proj-plbook-plChCLang

Table of Contents for Programming Languages: a survey

C

Because it is so well-known and well-liked, C gets its own chapter.

Perhaps the most successful language ever.

"Think of C as sort of a plain-spoken grandfather who grew up trapping beavers and served in several wars but can still do 50 pullups."

Some people consider it as a thin portable layer over assembly. However this view is disputed (e.g. https://news.ycombinator.com/item?id=6415240 ). One clear difference between C and assembly is that C is in the structured programming paradigm, and does not provide 'GOTO' (it does provide a facility called 'longjmp' but this is limited to jumps into functions for which there is still a valid stack frame; in addition some commentators assert that longjmp is often not implemented correctly in various C implementations (todo cite)).

One thing that C provides that assembly language often does not is a choice of conventions for string and multidimensional array representation.

Attributes:

Pros:

Cons:

Tutorials:

Best practices:

Respected exemplar code:

Books:

People: Dennis Ritchie

Popularity:

Features:

Size:

Libraries:

Misc:

Variants of C that are simpler, with small compilers:

and/or safer:

    switch statements must be structured as in MISRA-C; unstructured "switch", as in Duff's device, is not supported. ((note: i think this means (a) each 'case' in a switch statement must be followed by its own 'break' and (b) all 'case's must be at the same scope (unlike Duff's device)))
    longjmp and setjmp are not guaranteed to work.
    Variable-length array types are not supported. 

Consequently, CompCert? supports all of the MISRA-C 2004 subset of C, plus many features excluded by MISRA (such as recursive functions and dynamic heap memory allocation). ... Some other unsupported constructs, such as variable-arity function declarations, are rejected. "

and/or subset:

Opinions on C

C0

"C0 is a Pascal-like subset of C, similar to MISRA-C [133]. It excludes the features of C that make full verification problematic: pointer arithmetic, unions, pointer casts. It is the intermediate language used in the Verisoft project for pervasive formal verification of computer systems." -- Yannick Moy. Automatic Modular Static Safety Checking for C Programs. PhD thesis, Université Paris-Sud, January 2009, section 2.1, page 42

http://reports-archive.adm.cs.cmu.edu/anon/2010/CMU-CS-10-145.pdf

HNC

macro language for C:

CIL

http://cil-project.github.io/cil/doc/html/cil/

https://en.wikipedia.org/wiki/George_Necula#C_Intermediate_Language


Checked C

http://research.microsoft.com/en-us/projects/checkedc/

C with language extensions to explicitly specify pointer/array bounds. "For an existing C program to be correct, there has to be an understanding on the part of the programmer as to why pointers and array indices stay in range. The goals of the design are to let the programmer write this knowledge down, to formalize existing practices, such as array pointer parameters being paired with length parameters, and to check this information." There are three ways provided to secure pointers; raw pointer can be declared, which cannot be used in pointer arithmetic; static checking, where bounds expressions in a limited language are declared which can be checked at compile time; and dynamic pointers, which are dynamically checked at runtime. There is also still raw unchecked pointers which can do pointer arithmetic, to allow for backwards compatibility. The extensions are only for checking bounds; the language report gives examples of other areas which are not dealt with: incorrect deallocation of memory still in use; incorrect type-unsafe pointer casts; concurrency races.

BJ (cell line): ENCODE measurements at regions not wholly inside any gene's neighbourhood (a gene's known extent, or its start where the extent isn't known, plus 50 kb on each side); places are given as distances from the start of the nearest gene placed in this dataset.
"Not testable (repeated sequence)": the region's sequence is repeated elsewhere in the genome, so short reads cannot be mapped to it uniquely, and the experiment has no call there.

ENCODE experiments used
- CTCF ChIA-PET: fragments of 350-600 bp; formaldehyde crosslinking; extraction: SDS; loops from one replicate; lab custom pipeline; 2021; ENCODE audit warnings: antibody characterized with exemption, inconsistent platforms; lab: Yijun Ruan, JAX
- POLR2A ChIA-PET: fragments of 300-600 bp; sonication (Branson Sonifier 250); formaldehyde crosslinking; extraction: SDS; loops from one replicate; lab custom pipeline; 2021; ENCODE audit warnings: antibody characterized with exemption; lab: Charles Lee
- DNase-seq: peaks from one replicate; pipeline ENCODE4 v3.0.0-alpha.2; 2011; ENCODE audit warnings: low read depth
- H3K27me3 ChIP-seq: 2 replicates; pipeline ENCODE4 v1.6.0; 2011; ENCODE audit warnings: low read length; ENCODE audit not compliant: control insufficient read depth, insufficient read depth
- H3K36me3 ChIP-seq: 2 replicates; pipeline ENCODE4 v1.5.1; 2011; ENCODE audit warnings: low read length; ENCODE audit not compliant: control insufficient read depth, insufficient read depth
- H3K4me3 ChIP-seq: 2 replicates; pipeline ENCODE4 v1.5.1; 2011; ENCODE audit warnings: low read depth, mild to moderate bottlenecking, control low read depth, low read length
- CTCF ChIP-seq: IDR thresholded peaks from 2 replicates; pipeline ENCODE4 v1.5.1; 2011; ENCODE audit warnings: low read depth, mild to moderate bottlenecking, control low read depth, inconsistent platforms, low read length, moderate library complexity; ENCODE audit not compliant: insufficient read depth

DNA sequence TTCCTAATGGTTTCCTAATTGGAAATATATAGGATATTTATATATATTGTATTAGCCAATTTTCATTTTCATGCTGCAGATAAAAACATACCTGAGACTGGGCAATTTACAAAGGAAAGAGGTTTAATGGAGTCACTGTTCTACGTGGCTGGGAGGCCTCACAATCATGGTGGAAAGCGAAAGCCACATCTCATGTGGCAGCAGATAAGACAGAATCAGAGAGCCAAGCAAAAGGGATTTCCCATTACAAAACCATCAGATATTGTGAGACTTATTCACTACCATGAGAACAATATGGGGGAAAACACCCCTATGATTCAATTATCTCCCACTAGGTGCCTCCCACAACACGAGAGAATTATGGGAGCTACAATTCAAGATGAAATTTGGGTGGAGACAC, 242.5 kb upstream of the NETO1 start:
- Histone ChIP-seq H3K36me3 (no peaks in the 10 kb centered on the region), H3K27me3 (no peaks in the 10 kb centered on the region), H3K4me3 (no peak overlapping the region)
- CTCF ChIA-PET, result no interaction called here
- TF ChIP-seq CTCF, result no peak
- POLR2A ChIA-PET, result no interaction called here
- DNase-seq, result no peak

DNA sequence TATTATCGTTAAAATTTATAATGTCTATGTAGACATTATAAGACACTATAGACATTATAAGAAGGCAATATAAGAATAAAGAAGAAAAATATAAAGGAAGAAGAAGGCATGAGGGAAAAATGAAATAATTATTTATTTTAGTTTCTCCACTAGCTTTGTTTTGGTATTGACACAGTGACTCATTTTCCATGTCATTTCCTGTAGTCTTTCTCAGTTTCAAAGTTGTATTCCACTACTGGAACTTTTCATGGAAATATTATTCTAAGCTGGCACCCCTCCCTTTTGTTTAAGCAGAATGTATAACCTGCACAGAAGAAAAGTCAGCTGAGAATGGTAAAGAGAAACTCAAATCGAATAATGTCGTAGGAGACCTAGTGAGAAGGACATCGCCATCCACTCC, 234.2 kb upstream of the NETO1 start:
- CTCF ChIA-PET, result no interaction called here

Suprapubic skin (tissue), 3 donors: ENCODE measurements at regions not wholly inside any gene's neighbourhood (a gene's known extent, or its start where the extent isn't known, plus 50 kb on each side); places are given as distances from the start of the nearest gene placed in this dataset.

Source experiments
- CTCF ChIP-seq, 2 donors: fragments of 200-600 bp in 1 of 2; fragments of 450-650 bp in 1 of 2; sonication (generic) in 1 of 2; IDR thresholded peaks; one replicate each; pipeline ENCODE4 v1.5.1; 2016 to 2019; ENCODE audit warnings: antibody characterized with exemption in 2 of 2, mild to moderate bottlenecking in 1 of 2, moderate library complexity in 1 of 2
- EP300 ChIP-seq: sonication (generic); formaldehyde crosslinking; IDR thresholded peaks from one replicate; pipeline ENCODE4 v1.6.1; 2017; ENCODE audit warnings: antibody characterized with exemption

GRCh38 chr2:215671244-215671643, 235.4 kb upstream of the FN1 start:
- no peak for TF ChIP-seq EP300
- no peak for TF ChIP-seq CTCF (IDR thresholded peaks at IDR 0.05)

Chapter 2 of [86], starting on page 14, summarizes the language extensions' features.

The following operations are supported on pointers (the ops in this list which take two pointers require that the pointers be to objects of the same type; and some of these are not supported on checked raw pointers, which don't support pointer arithmetic):

Either pointers or their values can be const; eg you can declare a const pointer to a mutable value, or, by contrast, a mutable pointer to a const value.

Variables which carry their bounds with them at runtime carry both a lower and an upper bound (unlike some competing projects, in which the bounds carry counts of elements).

Bounds can be declared at variable declarations, in which case they must be true for the entire lifetime of the variable, or at assignments, in which case they are propagated via dataflow. Bounds at variable declarations might involve multiple variables; sometimes you have to update these variables, but since you can only atomically update one of them at a time, there may be a period of time when they are 'out of sync' and the bounds condition is not true, even though it will again become true after all are updated; this is dealt with via 'bundled blocks' of variable updates, within which the bounds expression may be false. The syntax "x : count(e1)" declares that only memory that is at or above x and below x + e1 can be accessed through x ([87] section 3.1), and the syntax "x : bounds(e1, e2)" declares that memory that is at or above e1 and below e2 can be accessed through x.

Bounds-checking expressions must be 'non-modifying expressions' ie no side effects (i think?).

Note that for the bounds on a pointer to be considered to hold, the pointer must either be null or have "been derived via a sequence of operations from a pointer to some object obj with bounds(low, high)" such that the bounds on this pointer are within the range low, high (for the implications of this, see [88] section 3.1 PDF page 35, and section 11.5 PDF page 135, and section 11.6 PDF page 136).

The language provides 'checked scopes', in which only checked pointers are allowed "to prevent inadvertent use of unchecked type". "Another extension is a refinement of C’s notion of undefined behavior. We wish to maintain bounds safety even in the face of integer overflow, which is a widespread possibility in C programs. This requires a more nuanced requirement on the result of overflow than “the result is undefined."